I got slightly dehydrated once. I’ve been a little hungry. And I know that what the weary, dirty child looking up at me has experienced and does experience is a thousand, thousand times worse. I know that if I don’t give anything to the child, I won’t sleep tonight. And if I were to sleep soundly, it would be a crime. I would be giving a small nugget of hope, soon to be consumed and useless, to a child who needs a world’s worth of hope. From a high horse, gloating that I had brought a sliver of joy into the life of a child who I would most probably never see again.

Finally, I gave in to myself. I reached into my mother’s purse, and pulled out a crinkled 10 rupees note (16 cents). The child’s grin is the biggest I’ve ever seen. She makes a hasty “thumbs-up” gesture before returning triumphantly to the side of the road. The car whisks me away from the hopeful child and the greedy man.

The very child I met could die the next day, crushed by the wheel of an impatient driver, or beaten to death for a morsel of bread. I would never know. I would sleep well – knowing that I’d given the child a fleeting moment of euphoria. But did I do the right thing? Was I not just perpetuating the cycle? How, if ever, will the horrible cycle that takes place on the streets of India, sucking helpless, hopeful children into its vortex be broken?

– Nachman


The Price of Sleep

Have you ever been so uncomfortable that despite your fatigue, you couldn’t sleep? Have you ever tried your very hardest to slip into peaceful oblivion, but have been unable to because you’re being forced to sit up? And, have you ever thought to yourself: how much would I pay for something as simple as a bed?

I know that I have, sitting cramped like a sardine in my economy class seat, with 12 more hours of the flight to survive, and the happy prospect of jet lag when I land. I also know that when I can’t sleep, I always remember what the business seats that I walked past looked like, and how well I would have slept had I been able to just lie flat. Airlines are catching on – accommodations for sleep…and much more are being prepared. From armchairs and beds made by yacht designers to butlers and private chefs, airlines are out to eliminate any discomfort. But the improvements are limited to the very richest and wealthiest.

But how much are you, or anyone, willing to pay for a good night’s sleep? Even if you could afford a trip in Singapore Airline’s Suite class or Etihad’s The Residence, would it be worth it? Would one flight in the lap of luxury be worth a minimum of $23,000?


The median income for an American household is $51,000. A round trip ticket in The Residence costs $42,940.67. So, the average American household could spend 84.196078431373% of their yearly income, choose two family members, and go on a round trip flight in The Residence.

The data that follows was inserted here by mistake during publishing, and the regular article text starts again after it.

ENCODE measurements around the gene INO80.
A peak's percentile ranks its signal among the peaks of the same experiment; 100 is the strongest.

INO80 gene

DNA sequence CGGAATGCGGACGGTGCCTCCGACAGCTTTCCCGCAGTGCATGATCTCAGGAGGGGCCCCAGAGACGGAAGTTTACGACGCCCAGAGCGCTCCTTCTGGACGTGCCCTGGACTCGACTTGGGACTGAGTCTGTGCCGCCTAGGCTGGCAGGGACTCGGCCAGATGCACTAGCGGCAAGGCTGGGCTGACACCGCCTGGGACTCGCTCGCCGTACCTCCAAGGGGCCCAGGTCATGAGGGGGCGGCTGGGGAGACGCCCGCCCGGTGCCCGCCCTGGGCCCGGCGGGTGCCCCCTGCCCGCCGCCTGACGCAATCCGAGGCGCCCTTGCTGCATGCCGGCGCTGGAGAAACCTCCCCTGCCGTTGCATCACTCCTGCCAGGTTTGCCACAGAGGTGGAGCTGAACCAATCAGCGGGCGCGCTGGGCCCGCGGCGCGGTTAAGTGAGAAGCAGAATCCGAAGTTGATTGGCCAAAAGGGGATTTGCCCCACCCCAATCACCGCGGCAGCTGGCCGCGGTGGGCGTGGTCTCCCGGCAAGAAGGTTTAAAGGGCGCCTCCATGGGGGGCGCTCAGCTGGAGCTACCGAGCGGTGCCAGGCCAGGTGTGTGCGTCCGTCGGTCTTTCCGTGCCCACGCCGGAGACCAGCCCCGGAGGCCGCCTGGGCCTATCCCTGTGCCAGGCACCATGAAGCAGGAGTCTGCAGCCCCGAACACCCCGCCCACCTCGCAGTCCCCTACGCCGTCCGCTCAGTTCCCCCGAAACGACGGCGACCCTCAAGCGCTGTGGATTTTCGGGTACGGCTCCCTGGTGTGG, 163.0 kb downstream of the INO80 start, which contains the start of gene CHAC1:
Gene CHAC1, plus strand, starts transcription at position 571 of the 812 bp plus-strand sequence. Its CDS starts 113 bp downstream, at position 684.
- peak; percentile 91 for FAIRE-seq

For $42,940.67, you could have approximately 28 hours with your very own butler, gourmet meals on demand, and even a bed – in the sky. And did I mention the bathroom (with shower) and living room?


I can’t explain dining with Etihad, only the picture can…




I can’t explain the bed either…


Or the bathroom…


Bedrooms, butlers, and bathrooms are great, but…


Instead of using your money for 28 hours of luxury, you could use $43,000 to feed 119.399691757741348 people, three meals a day for one whole year.


So, if every time you wish for a bed, and think about how much you’d pay, think twice. Hunger and hunger related deaths kill millions each year. So, the choice is yours:


Luxury for 28 hours, or 119 lives for a year.

– Nachman


Scary Story – Alone By Nachman


 I slouched back in bed, turned up the television, and tried not to think about dying. My name’s Leroy, and I have three weeks left to live. As I rattled out another breath, I made an effort and managed to pull my head up, feeling the warm covers gliding across my legs. On TV, a reporter was talking about some recent disappearances – big news, since nothing much happens in Poughkeepsie. I reached for my glass of water – forgetting that my illness had robbed me of the strength to lift it. And my hand inched slowly, bit by bit towards it! I picked it up. For the first time in over a year, I had gripped something.

 As the days went by, my miraculous feats continued. I stood, and even managed to walk slowly! When my tutor gave me math problems, I was faster than ever. But each new achievement was overshadowed by something else.

 There were people disappearing all over the U.S.

 But for me, everything was amazing.

I had been a caged bird on death row, and now I was free! Now I could do anything.

 People were disappearing by the hundreds.

Scientists had no clue what was happening.

 I went to school, and made friends. One of them was crazily strong. He disappeared. The next day,  I played dodgeball, and hit someone. He staggered across the playground from the impact.

And the classes – I might as well have been teaching the teachers! I wasn’t average anymore – I was a prodigy.

 My world fell apart – just about the same time that America did. My mother disappeared, five minutes before the President. The disappearances were an all encompassing maelstrom. In a matter of hours, I was left there, almost perfect.


 – Nachman